Like him, his parents are still to get used to the congratulatory messages and adulation they get for their son. Living in a village which doesn’t have a cinema hall, they had to travel 40 kms to the neighbouring one to see their son on screen. “My parents are illiterate and during my struggling days, they had no clue what I was up to. They just wanted me to earn money and be happy. Unlike most educated parents who want their children to become doctor or engineers, they had no idea about my career or aspirations,” he says. His earliest memory of his village Burhana is watching C-grade films of Joginder. “Our village only had one theatre which screened films of Joginder, Mahindra Sandhu and Dada Khondke. These films were full of double-meaning jokes and sexual innuendos. I still love watching ‘Bindiya aur Bandook’,” he laughs.Reality bites
His maiden visit to Cannes was a revelation for him. Apart from the exposure, he was shocked at how the industry still looks down on people who are not brands. "Before going to Cannes, I approached a few designers and asked them if they can design my suit. They outrightly refused me so I went to a shop and got it stitched from a local tailor. I am not Aishwarya Rai Bachchan so what I wear doesn’t matter,” he says matter-of-factly and his spirits lift up when he talks about Bollywood films in the West. “They find Bollywood films as amazing as we find the Malegaon films. But the perception is changing with the kind of work we are doing now.”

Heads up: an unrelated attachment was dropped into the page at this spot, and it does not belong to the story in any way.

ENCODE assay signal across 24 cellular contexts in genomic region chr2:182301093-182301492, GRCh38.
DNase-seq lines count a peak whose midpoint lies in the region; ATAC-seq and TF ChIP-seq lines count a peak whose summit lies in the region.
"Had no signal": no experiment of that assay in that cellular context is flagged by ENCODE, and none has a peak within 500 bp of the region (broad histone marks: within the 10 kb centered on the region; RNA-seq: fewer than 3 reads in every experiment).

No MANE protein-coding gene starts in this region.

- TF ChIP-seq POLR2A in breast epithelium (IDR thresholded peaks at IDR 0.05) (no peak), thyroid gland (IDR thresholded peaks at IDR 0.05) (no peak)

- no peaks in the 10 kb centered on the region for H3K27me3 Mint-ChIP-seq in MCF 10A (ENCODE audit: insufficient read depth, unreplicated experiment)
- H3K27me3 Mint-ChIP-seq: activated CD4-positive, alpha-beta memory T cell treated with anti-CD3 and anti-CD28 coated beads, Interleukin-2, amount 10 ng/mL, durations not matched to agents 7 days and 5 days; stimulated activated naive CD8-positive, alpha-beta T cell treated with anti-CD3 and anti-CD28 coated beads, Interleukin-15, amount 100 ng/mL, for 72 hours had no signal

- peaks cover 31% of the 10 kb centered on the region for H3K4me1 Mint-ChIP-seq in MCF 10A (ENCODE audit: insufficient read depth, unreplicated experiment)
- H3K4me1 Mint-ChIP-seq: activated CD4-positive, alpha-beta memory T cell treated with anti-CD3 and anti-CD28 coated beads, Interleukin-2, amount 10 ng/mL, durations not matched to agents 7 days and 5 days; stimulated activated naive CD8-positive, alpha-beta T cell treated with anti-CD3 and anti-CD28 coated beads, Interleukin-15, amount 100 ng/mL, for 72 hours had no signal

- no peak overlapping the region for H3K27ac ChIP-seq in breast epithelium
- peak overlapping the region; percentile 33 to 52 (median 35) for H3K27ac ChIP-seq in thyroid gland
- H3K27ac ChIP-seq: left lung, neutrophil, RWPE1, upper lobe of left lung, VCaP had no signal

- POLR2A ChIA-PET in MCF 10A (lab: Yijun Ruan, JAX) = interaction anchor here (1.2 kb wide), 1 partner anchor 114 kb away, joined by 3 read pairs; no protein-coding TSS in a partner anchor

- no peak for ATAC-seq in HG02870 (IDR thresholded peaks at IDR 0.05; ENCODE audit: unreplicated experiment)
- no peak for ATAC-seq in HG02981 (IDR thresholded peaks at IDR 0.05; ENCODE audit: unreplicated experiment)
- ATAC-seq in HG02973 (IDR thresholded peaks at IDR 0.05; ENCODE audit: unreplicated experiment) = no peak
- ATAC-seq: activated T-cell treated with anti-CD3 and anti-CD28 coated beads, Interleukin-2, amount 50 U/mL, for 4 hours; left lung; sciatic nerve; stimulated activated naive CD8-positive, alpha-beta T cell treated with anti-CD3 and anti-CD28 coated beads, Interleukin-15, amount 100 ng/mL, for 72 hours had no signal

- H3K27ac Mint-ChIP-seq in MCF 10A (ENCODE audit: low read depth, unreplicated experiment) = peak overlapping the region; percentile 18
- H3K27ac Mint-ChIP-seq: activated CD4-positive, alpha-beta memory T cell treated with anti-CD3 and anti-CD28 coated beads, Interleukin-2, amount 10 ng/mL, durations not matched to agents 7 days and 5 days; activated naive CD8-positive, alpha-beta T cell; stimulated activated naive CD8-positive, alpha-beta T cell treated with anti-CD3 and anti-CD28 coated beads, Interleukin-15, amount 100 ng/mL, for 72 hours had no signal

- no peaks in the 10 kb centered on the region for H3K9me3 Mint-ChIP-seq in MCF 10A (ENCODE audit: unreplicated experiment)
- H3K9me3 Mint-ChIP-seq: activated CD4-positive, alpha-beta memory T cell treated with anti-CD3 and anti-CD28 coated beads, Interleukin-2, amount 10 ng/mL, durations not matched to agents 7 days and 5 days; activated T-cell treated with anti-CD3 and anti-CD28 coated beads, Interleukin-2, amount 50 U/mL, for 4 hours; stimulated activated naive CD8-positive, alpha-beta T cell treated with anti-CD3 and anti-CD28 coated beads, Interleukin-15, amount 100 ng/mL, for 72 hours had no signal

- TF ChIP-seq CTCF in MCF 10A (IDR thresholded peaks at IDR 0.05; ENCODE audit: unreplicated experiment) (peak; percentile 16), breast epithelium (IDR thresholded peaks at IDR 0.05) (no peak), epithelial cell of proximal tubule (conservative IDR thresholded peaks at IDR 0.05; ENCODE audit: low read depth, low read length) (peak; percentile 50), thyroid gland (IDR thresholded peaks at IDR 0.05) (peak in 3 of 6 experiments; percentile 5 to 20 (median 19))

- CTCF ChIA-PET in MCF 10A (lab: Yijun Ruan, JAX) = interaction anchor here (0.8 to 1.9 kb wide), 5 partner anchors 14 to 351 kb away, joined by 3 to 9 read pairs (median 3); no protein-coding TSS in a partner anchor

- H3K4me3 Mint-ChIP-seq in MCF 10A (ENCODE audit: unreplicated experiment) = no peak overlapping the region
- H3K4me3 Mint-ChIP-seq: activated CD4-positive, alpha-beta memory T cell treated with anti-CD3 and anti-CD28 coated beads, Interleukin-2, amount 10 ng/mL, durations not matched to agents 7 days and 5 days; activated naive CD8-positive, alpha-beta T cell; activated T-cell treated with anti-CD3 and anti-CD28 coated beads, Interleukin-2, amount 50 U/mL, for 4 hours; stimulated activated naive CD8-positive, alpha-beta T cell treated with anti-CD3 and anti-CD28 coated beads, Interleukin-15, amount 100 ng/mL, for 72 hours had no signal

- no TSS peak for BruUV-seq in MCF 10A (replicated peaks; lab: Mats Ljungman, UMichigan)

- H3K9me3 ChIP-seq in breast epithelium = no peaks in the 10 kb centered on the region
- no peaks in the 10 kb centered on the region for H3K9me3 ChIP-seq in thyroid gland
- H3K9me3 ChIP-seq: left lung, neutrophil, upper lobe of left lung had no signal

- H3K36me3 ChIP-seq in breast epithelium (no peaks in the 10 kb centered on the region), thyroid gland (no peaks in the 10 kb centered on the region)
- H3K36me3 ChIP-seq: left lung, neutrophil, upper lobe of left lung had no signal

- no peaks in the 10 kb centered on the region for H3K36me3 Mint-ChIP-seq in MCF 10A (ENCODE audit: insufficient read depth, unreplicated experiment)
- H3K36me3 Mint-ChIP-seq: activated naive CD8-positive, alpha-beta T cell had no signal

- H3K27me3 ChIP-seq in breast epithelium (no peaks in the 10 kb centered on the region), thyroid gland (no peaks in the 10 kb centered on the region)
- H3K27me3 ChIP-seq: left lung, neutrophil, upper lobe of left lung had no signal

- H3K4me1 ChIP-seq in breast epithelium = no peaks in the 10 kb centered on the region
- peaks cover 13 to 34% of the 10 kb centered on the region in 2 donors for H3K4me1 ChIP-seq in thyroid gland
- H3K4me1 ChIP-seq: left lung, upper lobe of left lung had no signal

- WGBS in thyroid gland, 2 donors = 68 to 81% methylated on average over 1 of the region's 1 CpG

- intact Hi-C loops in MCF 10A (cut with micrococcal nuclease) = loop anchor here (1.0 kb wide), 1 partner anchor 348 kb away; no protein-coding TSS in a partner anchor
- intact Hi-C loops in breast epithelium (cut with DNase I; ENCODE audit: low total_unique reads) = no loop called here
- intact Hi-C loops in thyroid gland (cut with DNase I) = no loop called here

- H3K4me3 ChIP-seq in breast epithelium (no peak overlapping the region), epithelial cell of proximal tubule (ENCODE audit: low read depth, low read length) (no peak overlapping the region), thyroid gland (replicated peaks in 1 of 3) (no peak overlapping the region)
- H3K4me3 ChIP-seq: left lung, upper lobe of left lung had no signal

This year, the audience is going to see a lot of him. Apart of GOW-2, eight of his films are lined up back-to-back, including Dekh Indian Circus, Ashim Ahluwalia’s Miss Lovely; Bedabrata Pain’s Chittagong; Liar’s Dice, and Shlok Sharma’s Lunch Box. In every film, he plays the lead and each film is completely different from the other. Being a product of NSD, Siddique firmly believes that a prior training in acting goes a long way in honing one’s skills. “I think it is very important. You may not need it for the formula or the masala films. But if you have to do a character-driven role, you need prior training as it tells you how to approach a role. It hones your skills and tells you how play different characters. A talented actor will do a film well once but for doing a second film equally well, he would need training. My character in GOW is completely different from the one I played in Kahaani and my training at NSD helped me execute the characters well,” he points out.
Despite doing interviews for three months, Siddique says he still gets jitters before facing the media. “I am always scared that I will say something stupid and people will laugh at me. The amount I have spoken during GOW promotions is perhaps combines my whole lifetime of talking. But I am slowly learning to enjoy the space I am in now. Unbelievable but it finally happened, “he concludes.